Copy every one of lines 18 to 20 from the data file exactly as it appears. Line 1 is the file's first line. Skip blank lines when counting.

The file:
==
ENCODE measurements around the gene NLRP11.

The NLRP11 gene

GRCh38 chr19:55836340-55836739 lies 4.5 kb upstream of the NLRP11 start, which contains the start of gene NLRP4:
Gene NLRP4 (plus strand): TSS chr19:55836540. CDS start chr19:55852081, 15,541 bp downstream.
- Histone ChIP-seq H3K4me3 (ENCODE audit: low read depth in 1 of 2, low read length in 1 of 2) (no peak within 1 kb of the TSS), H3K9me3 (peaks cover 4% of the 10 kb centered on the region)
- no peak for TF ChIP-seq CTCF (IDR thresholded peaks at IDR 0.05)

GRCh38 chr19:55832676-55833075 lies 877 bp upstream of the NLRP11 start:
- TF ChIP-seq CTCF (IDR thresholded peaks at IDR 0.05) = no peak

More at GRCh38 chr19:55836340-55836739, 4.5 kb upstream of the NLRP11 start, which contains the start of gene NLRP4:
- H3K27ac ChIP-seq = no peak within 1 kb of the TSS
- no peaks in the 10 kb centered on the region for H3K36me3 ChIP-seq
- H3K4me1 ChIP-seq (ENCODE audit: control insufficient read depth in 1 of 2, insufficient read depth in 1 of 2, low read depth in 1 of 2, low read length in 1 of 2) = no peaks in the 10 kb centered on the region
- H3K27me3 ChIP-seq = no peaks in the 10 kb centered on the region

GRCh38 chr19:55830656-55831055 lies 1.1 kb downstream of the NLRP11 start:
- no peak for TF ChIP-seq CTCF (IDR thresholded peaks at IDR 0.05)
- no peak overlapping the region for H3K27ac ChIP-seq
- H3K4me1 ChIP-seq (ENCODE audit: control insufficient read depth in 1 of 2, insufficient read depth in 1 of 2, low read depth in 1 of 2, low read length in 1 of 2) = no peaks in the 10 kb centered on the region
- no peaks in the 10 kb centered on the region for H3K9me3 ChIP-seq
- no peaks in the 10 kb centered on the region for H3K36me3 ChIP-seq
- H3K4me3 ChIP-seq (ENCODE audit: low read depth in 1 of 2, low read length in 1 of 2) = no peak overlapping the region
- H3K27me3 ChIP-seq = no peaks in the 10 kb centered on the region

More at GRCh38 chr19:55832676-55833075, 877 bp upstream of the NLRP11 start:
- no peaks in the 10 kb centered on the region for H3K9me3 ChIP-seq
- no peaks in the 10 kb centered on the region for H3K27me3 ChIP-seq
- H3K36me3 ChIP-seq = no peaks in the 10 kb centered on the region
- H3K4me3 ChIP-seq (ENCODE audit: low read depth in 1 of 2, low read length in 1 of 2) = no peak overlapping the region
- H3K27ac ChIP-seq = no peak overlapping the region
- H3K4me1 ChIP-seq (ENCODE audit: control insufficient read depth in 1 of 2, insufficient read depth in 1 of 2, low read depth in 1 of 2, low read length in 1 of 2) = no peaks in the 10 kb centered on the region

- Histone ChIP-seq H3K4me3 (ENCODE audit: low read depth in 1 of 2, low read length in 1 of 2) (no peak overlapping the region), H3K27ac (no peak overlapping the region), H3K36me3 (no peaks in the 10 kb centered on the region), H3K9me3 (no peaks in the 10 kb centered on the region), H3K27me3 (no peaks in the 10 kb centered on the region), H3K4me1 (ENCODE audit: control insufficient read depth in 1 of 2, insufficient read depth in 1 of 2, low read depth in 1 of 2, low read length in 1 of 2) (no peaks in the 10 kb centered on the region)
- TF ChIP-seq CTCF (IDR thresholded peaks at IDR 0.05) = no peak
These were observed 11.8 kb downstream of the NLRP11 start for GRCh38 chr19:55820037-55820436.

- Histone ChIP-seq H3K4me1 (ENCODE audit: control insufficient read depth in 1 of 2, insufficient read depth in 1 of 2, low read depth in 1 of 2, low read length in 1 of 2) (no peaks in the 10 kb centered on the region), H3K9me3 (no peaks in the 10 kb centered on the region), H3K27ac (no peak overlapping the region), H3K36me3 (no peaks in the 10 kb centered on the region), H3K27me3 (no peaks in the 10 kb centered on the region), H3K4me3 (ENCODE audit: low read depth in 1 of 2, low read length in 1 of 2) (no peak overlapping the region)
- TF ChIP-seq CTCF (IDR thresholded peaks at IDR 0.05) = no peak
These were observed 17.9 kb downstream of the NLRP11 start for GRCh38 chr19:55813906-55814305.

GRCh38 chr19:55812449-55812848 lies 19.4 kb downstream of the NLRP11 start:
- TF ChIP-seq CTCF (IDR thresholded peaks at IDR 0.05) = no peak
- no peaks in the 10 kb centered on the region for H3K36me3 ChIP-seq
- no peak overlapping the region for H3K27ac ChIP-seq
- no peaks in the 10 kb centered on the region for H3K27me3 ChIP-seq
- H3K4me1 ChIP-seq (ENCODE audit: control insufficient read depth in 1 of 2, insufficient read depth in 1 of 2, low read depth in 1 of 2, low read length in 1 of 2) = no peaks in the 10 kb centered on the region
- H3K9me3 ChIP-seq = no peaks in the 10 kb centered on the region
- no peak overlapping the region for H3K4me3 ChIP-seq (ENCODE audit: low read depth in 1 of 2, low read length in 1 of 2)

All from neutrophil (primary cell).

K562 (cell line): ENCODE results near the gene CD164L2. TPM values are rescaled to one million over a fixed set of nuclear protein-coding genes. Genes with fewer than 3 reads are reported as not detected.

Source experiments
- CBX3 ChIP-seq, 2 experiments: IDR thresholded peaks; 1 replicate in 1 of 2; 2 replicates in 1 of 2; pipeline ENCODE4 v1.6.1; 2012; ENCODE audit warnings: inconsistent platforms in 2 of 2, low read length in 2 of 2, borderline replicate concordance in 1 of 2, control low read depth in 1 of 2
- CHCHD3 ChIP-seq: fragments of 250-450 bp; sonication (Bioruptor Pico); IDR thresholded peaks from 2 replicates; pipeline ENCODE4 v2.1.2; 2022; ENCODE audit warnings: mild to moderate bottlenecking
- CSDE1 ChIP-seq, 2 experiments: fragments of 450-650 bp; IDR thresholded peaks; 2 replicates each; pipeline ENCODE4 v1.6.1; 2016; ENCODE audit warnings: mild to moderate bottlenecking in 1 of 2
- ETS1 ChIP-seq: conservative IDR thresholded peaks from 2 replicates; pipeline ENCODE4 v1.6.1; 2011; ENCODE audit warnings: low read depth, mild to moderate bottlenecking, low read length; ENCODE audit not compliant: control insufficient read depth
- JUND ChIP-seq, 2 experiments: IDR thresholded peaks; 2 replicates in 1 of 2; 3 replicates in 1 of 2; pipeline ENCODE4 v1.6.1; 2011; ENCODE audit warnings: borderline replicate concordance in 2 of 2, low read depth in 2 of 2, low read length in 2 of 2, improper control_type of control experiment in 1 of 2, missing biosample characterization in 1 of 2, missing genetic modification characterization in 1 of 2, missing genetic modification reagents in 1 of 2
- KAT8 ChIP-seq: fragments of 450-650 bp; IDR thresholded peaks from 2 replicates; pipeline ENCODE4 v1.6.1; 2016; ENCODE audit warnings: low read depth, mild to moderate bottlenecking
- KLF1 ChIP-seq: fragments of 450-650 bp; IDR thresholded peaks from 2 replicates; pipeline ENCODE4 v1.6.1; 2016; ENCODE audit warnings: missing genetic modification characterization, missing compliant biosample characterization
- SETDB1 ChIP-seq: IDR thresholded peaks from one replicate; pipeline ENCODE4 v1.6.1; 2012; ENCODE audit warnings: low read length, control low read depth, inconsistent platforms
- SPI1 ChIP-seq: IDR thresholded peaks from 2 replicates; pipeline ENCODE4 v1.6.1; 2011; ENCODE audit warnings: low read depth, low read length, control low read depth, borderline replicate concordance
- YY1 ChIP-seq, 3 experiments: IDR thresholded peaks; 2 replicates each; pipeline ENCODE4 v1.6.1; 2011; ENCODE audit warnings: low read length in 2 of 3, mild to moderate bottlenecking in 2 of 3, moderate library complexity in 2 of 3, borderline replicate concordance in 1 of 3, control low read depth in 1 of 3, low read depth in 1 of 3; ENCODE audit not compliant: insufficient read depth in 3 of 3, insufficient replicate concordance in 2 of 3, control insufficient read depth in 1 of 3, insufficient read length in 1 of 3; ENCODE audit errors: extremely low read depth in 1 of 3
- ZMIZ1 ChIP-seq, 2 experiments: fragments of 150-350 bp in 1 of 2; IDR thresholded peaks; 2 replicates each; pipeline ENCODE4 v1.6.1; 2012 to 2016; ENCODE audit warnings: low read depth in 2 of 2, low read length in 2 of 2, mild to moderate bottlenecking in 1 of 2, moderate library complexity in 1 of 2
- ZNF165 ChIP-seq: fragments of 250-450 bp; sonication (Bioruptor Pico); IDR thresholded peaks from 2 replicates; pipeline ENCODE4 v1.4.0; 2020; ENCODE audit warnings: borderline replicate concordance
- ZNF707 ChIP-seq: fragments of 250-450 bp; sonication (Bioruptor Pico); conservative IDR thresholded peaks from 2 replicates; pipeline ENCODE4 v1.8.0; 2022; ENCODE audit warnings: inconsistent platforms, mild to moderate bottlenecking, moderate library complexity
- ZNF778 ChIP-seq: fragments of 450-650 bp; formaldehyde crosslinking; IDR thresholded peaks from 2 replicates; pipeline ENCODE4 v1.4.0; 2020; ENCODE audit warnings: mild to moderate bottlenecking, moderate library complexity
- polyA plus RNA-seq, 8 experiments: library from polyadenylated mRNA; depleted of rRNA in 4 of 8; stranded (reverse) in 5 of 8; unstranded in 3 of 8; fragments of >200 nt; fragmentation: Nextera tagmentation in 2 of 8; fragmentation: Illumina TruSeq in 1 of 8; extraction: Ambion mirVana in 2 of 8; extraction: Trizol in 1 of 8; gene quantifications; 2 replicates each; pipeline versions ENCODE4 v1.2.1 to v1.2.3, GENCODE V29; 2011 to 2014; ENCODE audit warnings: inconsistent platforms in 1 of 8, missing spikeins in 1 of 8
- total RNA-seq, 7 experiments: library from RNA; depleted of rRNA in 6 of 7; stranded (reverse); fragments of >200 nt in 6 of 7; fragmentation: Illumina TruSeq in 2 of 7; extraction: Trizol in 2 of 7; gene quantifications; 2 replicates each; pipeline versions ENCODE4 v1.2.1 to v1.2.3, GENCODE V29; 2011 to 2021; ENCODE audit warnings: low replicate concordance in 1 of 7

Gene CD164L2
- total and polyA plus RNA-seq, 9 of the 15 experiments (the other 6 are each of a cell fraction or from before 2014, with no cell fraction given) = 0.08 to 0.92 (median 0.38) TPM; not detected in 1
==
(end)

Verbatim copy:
- no peaks in the 10 kb centered on the region for H3K9me3 ChIP-seq
- no peaks in the 10 kb centered on the region for H3K36me3 ChIP-seq
- H3K4me3 ChIP-seq (ENCODE audit: low read depth in 1 of 2, low read length in 1 of 2) = no peak overlapping the region